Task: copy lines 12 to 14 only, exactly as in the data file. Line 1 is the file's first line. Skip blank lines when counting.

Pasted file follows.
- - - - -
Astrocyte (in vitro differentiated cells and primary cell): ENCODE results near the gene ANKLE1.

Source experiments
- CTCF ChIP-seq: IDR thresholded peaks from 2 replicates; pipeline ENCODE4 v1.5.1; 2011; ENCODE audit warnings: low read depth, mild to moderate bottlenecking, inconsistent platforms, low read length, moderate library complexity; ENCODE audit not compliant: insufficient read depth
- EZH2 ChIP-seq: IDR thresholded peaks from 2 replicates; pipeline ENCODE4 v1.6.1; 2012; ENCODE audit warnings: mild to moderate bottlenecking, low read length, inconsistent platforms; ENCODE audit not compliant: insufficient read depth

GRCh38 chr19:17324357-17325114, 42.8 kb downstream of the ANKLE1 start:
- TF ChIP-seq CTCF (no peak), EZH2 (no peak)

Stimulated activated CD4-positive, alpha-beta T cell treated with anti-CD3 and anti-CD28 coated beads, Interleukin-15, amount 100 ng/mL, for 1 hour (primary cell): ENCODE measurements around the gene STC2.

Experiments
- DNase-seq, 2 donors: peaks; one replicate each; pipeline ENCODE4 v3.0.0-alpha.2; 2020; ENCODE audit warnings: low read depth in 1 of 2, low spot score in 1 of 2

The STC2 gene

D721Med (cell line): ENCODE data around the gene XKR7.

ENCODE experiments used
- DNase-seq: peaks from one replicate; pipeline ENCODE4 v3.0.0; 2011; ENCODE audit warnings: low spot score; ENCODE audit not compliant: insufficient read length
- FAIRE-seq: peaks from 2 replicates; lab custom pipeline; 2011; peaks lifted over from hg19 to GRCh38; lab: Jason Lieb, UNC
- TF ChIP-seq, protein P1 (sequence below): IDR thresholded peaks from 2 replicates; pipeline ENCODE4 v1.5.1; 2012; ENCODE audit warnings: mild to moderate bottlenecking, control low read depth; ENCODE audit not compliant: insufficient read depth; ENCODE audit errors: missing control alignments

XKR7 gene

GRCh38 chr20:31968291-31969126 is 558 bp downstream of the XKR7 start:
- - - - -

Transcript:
ENCODE experiments used
- DNase-seq: peaks from one replicate; pipeline ENCODE4 v3.0.0; 2011; ENCODE audit warnings: low spot score; ENCODE audit not compliant: insufficient read length
- FAIRE-seq: peaks from 2 replicates; lab custom pipeline; 2011; peaks lifted over from hg19 to GRCh38; lab: Jason Lieb, UNC